J.G. Ballard’s Experimental Text Collages: His 1958 Foray into Avant-Garde Literature


Image by J. G. Ballard, via the British Library

J.G. Ballard became famous for his 1985 autobiographical novel Empire of the Sun (later turned by Steven Spielberg into a major motion picture). Before that, he became well-known for his controversial, car-wreck-eroticizing 1973 novel Crash (later turned by David Cronenberg into a semi-major motion picture). Before that, he made cultural waves with the experimental 1970 collection of “condensed novels” The Atrocity Exhibition and the both post-apocalyptic and psychological Drowned World trilogy of the 1960s. Go just a bit deeper back into the Ballard canon and you find a work, in its way, even more daring still: 1958’s Project for a New Novel.

“Ballard formed the ‘novel’ from scientific and technical material cut from professional literature,” says the page at the British Library where you can see images of the work, the process of whose composition bears a resemblance to William Burroughs’ famous “cut-up writing” technique. “Letters, words and sentence fragments are pasted onto backing sheets with glue. Their design visually references everyday media, with headlines, body text and double-page spreads suggesting a magazine layout. Originally Ballard planned to display the work on billboards, as if it was a public advertisement.”

Ballard himself described the Project as “sample pages of a new kind of novel, entirely consisting of magazine-style headlines and layouts, with a deliberately meaningless text, the idea being that the imaginative content could be carried by the headlines and overall design, so making obsolete the need for a traditional text except for virtually decorative purposes.”


Image by J. G. Ballard, via the British Library

Employment at a London chemical society journal gave him access not just to photocopying facilities (then a rarity) but the magazine Chemical and Engineering News, which became his basic material: “I liked the stylish typography. I also like the scientific content, and used stories to provide the text of my novel. Curiously enough, far from being meaningless, the science news stories somehow become fictionalized by the headings around them.”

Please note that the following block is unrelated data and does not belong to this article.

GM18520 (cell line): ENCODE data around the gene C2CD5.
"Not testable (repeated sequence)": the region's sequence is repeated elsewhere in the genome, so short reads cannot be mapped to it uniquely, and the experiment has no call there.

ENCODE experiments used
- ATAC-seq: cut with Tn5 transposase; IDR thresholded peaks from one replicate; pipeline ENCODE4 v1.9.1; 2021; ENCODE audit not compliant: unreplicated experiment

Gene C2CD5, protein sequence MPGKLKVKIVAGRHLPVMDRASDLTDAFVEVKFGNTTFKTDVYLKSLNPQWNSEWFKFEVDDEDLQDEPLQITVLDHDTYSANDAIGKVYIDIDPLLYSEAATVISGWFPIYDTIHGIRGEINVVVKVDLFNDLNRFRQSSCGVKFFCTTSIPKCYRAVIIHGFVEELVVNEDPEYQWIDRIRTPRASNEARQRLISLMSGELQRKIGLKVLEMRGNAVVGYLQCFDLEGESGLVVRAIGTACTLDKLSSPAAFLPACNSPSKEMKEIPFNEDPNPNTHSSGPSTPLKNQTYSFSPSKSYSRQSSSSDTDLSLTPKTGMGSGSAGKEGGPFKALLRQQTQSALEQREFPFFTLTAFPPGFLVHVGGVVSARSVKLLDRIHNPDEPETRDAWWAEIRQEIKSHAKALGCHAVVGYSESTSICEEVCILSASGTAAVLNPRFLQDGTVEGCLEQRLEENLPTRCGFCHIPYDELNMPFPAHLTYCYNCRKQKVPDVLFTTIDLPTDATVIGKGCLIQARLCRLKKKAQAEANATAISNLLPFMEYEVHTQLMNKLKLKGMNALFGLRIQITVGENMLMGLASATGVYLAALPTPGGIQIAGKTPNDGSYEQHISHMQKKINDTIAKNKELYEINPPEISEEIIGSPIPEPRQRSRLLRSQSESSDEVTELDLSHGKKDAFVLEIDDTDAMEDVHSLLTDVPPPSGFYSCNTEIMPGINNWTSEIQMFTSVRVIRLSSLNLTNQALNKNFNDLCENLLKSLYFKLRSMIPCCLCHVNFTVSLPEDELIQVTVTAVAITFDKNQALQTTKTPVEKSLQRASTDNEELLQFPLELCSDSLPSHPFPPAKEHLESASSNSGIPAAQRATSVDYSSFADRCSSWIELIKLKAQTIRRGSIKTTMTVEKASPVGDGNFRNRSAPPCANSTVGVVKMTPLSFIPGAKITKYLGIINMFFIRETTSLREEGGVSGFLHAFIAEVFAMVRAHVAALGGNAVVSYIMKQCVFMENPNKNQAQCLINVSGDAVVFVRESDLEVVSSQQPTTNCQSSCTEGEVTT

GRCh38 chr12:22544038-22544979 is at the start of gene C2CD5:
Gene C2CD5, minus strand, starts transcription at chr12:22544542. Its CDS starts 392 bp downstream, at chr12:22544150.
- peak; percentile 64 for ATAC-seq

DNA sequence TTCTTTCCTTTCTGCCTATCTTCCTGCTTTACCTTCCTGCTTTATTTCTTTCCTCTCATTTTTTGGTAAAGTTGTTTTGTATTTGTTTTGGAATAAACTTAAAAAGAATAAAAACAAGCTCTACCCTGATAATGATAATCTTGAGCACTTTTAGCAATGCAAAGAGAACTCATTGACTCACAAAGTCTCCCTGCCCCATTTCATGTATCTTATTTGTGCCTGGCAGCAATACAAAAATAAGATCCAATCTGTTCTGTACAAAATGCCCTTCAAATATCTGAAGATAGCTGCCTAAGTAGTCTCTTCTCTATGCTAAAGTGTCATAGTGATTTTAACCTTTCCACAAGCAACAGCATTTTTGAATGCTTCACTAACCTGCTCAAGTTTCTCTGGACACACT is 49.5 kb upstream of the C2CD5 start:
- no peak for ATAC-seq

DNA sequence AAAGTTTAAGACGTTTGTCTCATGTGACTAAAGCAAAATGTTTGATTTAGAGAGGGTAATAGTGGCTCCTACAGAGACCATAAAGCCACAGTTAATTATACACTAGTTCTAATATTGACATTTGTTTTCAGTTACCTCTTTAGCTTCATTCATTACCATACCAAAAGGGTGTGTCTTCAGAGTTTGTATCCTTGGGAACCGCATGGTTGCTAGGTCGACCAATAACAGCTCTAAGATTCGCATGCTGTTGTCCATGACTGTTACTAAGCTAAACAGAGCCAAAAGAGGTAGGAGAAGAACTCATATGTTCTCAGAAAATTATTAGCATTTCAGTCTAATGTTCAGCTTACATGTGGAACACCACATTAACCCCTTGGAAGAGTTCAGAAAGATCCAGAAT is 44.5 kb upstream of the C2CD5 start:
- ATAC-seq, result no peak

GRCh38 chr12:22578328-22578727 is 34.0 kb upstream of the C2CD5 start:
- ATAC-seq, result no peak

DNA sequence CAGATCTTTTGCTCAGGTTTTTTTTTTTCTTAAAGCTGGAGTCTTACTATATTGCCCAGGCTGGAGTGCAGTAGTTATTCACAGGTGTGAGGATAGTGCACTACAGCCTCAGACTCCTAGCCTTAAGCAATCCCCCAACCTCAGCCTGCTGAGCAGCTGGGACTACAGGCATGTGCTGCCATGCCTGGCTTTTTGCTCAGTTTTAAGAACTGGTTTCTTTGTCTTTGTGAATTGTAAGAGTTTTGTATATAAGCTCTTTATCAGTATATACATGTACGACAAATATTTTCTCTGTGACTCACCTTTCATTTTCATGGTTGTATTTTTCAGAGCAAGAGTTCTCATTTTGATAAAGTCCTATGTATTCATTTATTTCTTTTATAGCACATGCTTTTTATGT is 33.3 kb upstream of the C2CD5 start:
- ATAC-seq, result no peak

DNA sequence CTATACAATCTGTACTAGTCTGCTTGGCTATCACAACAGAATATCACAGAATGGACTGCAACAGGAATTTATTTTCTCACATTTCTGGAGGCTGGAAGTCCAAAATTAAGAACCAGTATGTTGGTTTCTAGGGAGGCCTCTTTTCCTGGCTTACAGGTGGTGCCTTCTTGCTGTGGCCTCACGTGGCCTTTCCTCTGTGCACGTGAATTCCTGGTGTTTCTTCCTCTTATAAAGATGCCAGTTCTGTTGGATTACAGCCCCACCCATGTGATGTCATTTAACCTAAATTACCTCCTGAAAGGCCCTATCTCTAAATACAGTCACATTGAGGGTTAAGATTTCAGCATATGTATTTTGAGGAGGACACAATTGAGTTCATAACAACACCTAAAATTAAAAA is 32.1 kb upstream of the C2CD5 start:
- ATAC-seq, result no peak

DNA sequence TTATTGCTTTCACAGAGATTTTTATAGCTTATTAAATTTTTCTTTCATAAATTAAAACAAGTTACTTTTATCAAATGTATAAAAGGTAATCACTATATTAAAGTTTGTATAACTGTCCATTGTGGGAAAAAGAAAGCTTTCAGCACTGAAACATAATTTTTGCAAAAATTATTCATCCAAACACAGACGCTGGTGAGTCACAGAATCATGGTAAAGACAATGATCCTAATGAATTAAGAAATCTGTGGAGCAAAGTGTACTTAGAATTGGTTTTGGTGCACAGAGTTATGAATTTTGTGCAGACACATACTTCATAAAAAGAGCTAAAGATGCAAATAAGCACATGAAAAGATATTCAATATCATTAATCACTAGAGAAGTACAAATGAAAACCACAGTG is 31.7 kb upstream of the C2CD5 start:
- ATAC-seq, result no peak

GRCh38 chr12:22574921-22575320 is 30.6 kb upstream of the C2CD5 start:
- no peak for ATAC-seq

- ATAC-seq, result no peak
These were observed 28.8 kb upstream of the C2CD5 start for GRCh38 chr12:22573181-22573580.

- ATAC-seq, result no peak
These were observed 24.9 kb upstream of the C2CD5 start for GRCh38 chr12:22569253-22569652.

That quote comes from an article by Rick McGrath at jgballard.ca, who points out that “many of the characters and concerns in Project have resurfaced over the years” in his subsequent writings such as The Atrocity Exhibition and The Terminal Beach: “Ballard’s ‘collage of things’ spawned such characters as Coma, Kline and Xero, and such phrases as ‘the terminal beach’, ‘Mr F is Mr F’, ‘thoracic drop’ ‘intertime’ ‘T-12’ and many more Ballardian tropes now familiar to his readers today.”

Though Ballard’s work remained imaginative in a way that no other writer has replicated, he never, after the Project for a New Novel and the pieces of 1970s follow-up Advertiser’s Announcements (“‘ads’ in the same sense that Project For A New Novel is a ‘novel'”), got so experimental again. “Fascinated with the causality of time, Ballard’s first step is to remove it. Bored with action/reaction, Ballard inverts it,” writes McGrath. “Unwilling to accept the fictions of the world, Ballard creates a personal reality. The result is an autopsy report, or a box of tools, or a lineup of service station attendants at a police station. It’s up to you to make a kind of personal sense of it all” — a bit like the modern world itself.

via The Scofield

Related Content:

The Very First Film of J.G. Ballard’s Crash, Starring Ballard Himself (1971)

Sci-Fi Author J.G. Ballard Predicts the Rise of Social Media (1977)

J.G. Ballard on Sensation

William S. Burroughs on the Art of Cut-up Writing

Based in Seoul, Colin Marshall writes and broadcasts on cities and culture. He’s at work on a book about Los Angeles, A Los Angeles Primer, the video series The City in Cinema, the crowdfunded journalism project Where Is the City of the Future?, and the Los Angeles Review of Books’ Korea Blog. Follow him on Twitter at @colinmarshall or on Facebook.

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